Boom Times

An overview of the US prepping movement from 2012

Meet the preppers, a rattled, robust survivalist movement whose members just hate being called survivalists. Emily Matchar investigates the 21st century’s wildest new apocalyptic scene.

BEING PREPARED is just the sensible thing to do, Scott Hunt tells me. Power outage? Superstorm? Nuclear attack? He’ll be ready. That’s why he has a pickup truck that runs on wood.

Bring it! Scott Hunt on his prepper property in South ­Carolina (Image: B. Finke)

Bring it! Scott Hunt on his prepper property in South ­Carolina (Image: B. Finke)

We’re standing by a toolshed in the backyard of Hunt’s home near Pickens, South Carolina, staring at a tall metal contraption that sits in the rusting bed of a Ford F-100. It’s a generator that can turn wood chips into wood gas, which, in turn, can run an internal combustion engine.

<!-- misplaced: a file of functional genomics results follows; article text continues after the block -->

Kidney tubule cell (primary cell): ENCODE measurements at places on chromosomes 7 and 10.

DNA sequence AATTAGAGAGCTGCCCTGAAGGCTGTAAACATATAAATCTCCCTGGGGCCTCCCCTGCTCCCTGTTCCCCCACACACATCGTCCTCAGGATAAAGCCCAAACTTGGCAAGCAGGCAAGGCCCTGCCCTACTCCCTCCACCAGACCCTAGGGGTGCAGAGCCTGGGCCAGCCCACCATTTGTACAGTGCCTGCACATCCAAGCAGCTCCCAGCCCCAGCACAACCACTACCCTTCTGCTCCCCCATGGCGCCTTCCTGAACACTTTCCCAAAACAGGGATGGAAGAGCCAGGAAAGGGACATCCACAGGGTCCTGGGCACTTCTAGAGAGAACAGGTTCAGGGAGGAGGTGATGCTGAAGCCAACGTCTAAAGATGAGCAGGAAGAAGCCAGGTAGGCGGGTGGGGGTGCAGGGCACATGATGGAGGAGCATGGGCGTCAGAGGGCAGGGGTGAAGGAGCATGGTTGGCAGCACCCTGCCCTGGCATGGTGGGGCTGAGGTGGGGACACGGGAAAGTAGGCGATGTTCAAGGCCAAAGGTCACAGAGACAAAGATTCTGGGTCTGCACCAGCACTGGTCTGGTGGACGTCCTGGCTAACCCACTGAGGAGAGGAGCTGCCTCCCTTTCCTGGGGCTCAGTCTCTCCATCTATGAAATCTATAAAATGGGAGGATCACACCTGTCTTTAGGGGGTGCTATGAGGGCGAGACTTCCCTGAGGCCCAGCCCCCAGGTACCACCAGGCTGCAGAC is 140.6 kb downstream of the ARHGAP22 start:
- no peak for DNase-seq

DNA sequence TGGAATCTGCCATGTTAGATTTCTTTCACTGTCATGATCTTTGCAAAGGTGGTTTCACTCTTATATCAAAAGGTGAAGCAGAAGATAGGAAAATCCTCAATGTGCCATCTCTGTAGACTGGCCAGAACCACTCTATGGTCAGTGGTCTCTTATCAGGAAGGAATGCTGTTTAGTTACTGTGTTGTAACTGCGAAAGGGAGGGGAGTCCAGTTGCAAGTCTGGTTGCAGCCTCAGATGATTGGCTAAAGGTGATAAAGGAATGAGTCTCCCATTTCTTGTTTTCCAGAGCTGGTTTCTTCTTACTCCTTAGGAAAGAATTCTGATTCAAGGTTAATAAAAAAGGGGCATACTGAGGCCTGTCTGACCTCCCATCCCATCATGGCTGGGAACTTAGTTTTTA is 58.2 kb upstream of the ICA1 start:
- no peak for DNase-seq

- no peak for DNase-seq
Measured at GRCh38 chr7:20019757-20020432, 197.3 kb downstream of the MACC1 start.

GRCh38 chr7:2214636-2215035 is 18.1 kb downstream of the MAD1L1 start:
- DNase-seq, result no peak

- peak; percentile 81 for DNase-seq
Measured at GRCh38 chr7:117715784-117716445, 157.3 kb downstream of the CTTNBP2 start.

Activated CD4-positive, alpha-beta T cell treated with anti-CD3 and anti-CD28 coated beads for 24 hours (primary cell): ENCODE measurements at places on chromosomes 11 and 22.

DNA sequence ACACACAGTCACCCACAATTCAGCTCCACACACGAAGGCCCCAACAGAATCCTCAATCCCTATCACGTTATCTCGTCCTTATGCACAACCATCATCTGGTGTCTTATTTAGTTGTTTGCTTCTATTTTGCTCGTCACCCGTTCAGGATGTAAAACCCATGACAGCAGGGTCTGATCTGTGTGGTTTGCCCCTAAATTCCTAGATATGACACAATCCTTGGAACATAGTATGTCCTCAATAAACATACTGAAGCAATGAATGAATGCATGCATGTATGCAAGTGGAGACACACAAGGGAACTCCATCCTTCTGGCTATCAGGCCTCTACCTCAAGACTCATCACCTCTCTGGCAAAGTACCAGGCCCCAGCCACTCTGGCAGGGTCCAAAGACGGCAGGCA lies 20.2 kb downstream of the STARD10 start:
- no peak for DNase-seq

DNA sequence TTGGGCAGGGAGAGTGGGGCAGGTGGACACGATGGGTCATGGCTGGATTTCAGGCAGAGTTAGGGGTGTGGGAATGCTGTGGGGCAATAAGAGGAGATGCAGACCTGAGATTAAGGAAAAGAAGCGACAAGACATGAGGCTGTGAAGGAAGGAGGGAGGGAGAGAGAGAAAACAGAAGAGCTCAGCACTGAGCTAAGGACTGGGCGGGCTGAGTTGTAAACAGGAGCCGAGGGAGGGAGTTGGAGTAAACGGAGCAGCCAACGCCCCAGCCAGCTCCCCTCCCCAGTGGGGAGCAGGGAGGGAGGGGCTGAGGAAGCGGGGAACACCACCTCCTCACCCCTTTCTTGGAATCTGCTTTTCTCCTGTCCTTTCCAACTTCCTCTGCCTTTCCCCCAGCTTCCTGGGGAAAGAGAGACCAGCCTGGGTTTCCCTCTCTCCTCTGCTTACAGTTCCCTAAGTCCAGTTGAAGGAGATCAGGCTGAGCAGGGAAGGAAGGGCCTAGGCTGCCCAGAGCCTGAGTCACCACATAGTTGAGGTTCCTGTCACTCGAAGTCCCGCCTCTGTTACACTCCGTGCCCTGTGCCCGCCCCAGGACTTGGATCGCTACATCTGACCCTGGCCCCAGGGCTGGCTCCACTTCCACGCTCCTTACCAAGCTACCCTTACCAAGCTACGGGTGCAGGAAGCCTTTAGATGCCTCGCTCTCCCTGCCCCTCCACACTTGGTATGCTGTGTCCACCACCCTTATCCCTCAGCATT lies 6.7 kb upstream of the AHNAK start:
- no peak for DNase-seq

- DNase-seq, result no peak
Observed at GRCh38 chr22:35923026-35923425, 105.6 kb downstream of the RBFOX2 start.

“I look at a tree, I see a battery,” Hunt says amiably, grabbing his yellow Bernzomatic Fat Boy torch and firing up the “gassifier.” He fans the flame with a gush of compressed air and the truck rumbles to life. “It’s my Mad Max backup.”

The 46-year-old Hunt, whose blue polo shirt and neat goatee say soccer dad more than road warrior, believes in backups. He’s got his water supply: a 1,600-gallon spring- and well-fed tank on a hill overlooking his property. He’s got power and heat: an enormous wood-fueled generator, a diesel generator, a propane generator, an old Army immersion heater, solar panels, a wood-burning stove, and solar ovens. There’s food: five rotating vegetable gardens backed by a basement full of canned salmon and refried beans, white and red wheat kernels, potatoes, and dried milk. To turn the wheat into flour, he’s rigged up an old Healthmaster 750 exercycle with a belt and grinding wheel.

“In a grid-down situation,” Hunt says, “I believe you need to be prepared to live like in the 1800s.”

Read more: Outside Online

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